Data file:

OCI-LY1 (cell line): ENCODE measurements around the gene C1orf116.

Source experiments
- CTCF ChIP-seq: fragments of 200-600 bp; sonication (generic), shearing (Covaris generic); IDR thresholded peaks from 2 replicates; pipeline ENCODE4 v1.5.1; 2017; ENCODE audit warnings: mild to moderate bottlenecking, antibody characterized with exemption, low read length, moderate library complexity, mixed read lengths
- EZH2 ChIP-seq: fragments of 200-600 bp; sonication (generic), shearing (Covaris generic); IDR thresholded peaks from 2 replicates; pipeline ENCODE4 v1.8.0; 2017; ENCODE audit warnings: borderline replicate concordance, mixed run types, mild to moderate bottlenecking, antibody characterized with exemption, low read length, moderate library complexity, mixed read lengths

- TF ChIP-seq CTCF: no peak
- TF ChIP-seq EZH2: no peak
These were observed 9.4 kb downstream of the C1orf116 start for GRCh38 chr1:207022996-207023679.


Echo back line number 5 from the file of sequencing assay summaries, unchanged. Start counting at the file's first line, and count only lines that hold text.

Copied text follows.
- TF ChIP-seq CTCF: no peak